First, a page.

Prosecution time spent after a Request for Continued Examination, followed by an interference, all prior to a Notice of Allowance, does not count for purposes of extending patent life under a Patent Term Adjustment calculation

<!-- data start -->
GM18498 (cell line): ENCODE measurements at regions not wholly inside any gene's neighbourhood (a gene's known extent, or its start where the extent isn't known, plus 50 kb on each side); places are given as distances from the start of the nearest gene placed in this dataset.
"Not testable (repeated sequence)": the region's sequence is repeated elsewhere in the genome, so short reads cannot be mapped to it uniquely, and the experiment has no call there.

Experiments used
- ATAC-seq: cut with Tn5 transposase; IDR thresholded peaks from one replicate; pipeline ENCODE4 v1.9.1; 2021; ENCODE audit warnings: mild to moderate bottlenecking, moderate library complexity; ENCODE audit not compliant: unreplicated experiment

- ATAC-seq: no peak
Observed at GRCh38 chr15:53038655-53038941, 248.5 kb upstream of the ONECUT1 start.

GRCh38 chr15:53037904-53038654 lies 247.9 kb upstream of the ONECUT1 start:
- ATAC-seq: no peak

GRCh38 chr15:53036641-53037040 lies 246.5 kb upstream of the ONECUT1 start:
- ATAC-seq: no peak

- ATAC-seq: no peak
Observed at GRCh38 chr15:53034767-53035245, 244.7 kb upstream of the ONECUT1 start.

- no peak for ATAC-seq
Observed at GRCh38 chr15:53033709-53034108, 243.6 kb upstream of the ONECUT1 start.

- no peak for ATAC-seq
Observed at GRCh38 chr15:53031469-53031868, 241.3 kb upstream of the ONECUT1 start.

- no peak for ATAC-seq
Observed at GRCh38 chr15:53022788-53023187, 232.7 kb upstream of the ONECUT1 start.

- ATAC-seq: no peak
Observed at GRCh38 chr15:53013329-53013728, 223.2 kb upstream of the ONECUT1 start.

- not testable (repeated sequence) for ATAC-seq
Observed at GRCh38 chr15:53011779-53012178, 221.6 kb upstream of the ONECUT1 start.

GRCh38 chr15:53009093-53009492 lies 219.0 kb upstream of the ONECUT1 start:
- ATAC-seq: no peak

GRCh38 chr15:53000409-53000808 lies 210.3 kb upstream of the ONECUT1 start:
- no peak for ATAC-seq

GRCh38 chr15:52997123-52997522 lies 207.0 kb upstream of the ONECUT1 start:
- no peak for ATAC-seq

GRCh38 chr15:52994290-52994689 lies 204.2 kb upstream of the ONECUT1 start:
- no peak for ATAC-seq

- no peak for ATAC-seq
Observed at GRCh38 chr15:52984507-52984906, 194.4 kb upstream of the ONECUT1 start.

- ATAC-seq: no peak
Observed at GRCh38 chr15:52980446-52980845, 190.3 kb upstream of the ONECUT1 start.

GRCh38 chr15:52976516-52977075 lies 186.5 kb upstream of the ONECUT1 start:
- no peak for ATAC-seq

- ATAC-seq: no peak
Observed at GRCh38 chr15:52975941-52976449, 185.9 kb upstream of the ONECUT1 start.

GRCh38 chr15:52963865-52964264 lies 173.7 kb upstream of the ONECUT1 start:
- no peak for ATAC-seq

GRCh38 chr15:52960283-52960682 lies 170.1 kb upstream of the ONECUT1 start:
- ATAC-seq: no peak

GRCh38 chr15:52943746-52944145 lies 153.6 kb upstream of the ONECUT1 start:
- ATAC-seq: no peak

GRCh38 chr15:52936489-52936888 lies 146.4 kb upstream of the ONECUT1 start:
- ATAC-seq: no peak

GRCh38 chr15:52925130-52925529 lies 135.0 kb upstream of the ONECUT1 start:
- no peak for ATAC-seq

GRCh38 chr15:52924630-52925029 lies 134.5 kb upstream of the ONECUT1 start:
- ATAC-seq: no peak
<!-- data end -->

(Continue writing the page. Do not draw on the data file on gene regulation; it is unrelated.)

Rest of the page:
The Federal Circuit affirmed the Patent and Trademark Office’s (PTO) interpretation regarding Patent Term Adjustment (PTA) calculations. PTA allows patentees to add days to a patent’s lifespan based on certain delays by the PTO during prosecution. One type of prosecution delay—B Delay—entitles patentees to PTA for each day the application is pending beyond three years. However, B Delay is subject to several limitations, including time consumed by a request for continued examination (RCE). The patent applicant had filed an RCE, and months later, the PTO declared an interference. After the interference, the PTO reopened prosecution before finally issuing a Notice of Allowance. The disputed timeframe was the span between the interference and the Notice of Allowance. The applicant argued that the reopening of prosecution was not “requested,” and therefore not part of the RCE. The PTO asserted that the RCE time continued to run up until the Notice of Allowance, reducing the patentee’s PTA. The Federal Circuit found that although at least one claim must be in a condition for allowance before an interference is declared, a declaration of interference is not tantamount to a Notice of Allowance. When calculating B Delay, an interference does not terminate the RCE time, and additional examination after an interference is included as RCE time. The same reasoning also applies to cases where an examiner reopens prosecution following a successful appeal by a patent applicant.